ANCHORAGE, Alaska – The search for a record-holding balloonist who disappeared over the Pacific Ocean south of the Aleutian arc failed to turn up the man or balloon Friday, the second day since he went missing, according to the U.S. Coast Guard.

Michio Kanda’s hot-air balloon should have been within range of U.S. radar stations on the West Coast if still aloft, but it was not undetected, the Coast Guard said.

Kanda departed Tochigi, Japan, Thursday morning, or Wednesday evening, Alaska time, on his way to Portland, Ore. He is trying to break world distance and duration records, said his assistant, Chika Edgar, who was reached by telephone in Oregon on Friday.

The last of his regularly scheduled two-hour check-ins via satellite phone was received by his support team at about 9 a.m. Thursday, Alaska Standard Time, and he was reported missing several hours later, according to the Coast Guard. His last known position was about 435 miles south of Adak.

Michiko Kanda, Kanda’s wife, reached by telephone in Saitama, Japan, said through a translator that she was holding out hope that her husband was still airborne. “I’m worried,” she said. “I’m waiting and hoping that he’s still flying and going to land in North America.”

Several C-130s scoured the area of Kanda’s last known position in shifts Friday, with each plane able to cover a swath of about 2,900 square miles in the four hours it could search before needing to return to Adak for fuel, said Lt. Eric Eggen. A pair of Coast Guard cutters equipped with helicopters was also en route to the scene. The Coast Guard, whose planes were equipped only with air-to-surface radar, initially requested air-to-air radar from the Air Force, but has since withdrawn that request, Eggen said.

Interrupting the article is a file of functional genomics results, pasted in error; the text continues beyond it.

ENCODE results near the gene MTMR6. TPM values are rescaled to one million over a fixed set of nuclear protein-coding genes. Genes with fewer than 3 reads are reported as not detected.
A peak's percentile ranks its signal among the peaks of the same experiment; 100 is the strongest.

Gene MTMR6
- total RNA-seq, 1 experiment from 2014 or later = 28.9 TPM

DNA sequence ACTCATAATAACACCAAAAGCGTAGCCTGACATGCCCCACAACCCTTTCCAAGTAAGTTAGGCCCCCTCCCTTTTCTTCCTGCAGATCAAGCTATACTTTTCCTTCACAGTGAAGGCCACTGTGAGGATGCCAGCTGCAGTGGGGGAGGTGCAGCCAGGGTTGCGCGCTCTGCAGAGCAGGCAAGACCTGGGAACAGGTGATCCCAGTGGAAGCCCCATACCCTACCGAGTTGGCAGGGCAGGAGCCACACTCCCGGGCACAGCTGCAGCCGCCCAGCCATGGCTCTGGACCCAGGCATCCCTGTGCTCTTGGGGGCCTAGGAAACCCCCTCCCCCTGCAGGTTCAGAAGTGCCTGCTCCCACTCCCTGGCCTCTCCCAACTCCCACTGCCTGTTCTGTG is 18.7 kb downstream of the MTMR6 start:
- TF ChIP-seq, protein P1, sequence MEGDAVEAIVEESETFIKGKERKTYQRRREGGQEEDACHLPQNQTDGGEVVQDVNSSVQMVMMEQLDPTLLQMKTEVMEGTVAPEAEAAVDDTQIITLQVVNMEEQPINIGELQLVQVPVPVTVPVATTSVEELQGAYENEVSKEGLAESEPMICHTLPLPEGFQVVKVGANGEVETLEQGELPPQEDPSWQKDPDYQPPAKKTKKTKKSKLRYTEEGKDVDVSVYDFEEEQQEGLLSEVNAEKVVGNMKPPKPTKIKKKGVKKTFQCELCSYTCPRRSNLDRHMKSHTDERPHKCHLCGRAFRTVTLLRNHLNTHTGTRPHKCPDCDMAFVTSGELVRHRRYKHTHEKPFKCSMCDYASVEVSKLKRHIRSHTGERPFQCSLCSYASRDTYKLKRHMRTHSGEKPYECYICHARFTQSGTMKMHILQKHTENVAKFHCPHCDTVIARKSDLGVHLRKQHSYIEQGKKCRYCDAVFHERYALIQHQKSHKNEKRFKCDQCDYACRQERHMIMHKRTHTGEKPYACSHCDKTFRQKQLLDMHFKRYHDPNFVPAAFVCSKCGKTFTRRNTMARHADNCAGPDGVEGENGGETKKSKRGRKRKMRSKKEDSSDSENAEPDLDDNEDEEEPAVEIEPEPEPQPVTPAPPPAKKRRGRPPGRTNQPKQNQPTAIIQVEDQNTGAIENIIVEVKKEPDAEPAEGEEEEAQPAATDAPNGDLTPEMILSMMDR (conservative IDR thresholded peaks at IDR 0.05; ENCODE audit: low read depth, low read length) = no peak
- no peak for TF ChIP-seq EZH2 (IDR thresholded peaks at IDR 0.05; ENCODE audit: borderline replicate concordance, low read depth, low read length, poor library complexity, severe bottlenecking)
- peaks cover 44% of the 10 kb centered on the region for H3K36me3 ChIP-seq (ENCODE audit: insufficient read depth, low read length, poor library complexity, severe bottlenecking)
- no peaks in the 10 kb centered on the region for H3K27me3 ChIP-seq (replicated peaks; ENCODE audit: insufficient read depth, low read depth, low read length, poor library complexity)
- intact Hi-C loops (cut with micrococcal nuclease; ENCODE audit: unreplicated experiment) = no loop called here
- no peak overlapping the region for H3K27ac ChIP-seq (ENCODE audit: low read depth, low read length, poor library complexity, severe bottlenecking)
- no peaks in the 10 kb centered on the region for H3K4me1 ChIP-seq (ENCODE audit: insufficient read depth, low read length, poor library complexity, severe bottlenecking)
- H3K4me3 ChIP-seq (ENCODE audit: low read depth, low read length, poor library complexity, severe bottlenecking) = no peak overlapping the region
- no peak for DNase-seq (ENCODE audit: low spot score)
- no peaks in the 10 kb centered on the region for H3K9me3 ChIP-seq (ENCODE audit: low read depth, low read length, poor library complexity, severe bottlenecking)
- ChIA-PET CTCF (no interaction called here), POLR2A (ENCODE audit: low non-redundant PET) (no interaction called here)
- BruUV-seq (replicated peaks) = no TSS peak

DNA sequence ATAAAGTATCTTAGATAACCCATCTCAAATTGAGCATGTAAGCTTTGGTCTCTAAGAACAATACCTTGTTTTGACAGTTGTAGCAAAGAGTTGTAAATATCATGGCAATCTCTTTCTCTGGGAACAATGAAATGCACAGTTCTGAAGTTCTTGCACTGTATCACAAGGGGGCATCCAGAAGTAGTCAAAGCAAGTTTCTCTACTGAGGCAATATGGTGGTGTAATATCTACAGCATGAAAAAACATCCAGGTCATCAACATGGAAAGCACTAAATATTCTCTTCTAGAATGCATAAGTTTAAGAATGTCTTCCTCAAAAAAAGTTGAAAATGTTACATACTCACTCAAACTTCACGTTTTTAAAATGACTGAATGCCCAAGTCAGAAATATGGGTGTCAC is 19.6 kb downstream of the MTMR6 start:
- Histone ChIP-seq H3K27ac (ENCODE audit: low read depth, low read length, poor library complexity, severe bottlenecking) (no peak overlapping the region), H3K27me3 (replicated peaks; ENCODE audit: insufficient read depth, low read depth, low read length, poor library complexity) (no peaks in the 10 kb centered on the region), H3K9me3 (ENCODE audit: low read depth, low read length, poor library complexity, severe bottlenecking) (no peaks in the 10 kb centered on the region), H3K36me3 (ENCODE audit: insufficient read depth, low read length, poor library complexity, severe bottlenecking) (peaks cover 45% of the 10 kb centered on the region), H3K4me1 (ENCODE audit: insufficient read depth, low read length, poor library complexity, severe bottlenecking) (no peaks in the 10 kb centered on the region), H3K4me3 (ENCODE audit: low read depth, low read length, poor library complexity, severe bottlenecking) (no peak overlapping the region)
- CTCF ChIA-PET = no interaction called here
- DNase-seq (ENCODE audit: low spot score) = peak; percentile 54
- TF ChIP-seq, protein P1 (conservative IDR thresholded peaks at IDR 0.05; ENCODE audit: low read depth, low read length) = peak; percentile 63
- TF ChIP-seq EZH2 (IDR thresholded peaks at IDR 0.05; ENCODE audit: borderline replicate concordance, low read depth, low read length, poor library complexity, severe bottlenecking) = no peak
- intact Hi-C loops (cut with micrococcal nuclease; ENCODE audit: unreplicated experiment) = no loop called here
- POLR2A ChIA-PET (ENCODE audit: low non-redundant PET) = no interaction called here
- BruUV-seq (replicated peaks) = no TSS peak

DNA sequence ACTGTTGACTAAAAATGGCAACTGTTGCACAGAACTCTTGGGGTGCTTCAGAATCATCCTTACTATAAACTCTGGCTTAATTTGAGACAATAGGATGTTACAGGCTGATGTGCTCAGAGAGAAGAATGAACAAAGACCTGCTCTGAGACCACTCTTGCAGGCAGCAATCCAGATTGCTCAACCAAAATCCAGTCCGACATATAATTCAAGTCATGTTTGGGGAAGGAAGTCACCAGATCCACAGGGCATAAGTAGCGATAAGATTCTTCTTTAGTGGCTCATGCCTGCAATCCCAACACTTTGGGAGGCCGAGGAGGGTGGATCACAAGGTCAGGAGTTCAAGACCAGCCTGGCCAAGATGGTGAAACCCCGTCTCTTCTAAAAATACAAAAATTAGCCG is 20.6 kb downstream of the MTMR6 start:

Radar sites in Seattle and Oakland, Calif., had not detected it, he said. However, the Coast Guard is continuing an aerial and surface search.

The Coast Guard reported stormy weather in the area in the hours after Kanda’s last check in, with 30-knot winds, 20- to 30-foot seas and surface-level clouds. Conditions had improved somewhat by Friday, with 6- 10-foot seas and visibility at about 10 miles, Eggen said.

The Coast Guard has requested any mariners in the area to assist with the search, as well as for assistance from Japan and Canada.

Chika Edgar’s husband, Edmund Edgar, was in Saitama helping the family and searchers try to plot Kanda’s expected course. The family was trying to keep their spirits up as the search went on, who had been missing for more than 30 hours, he said by phone from Kanda’s home.

“We’re all still hopeful,” he said. “We don’t know if it’s still airborne or if he landed in the sea, but we’re all still hopeful he will land in North America.”


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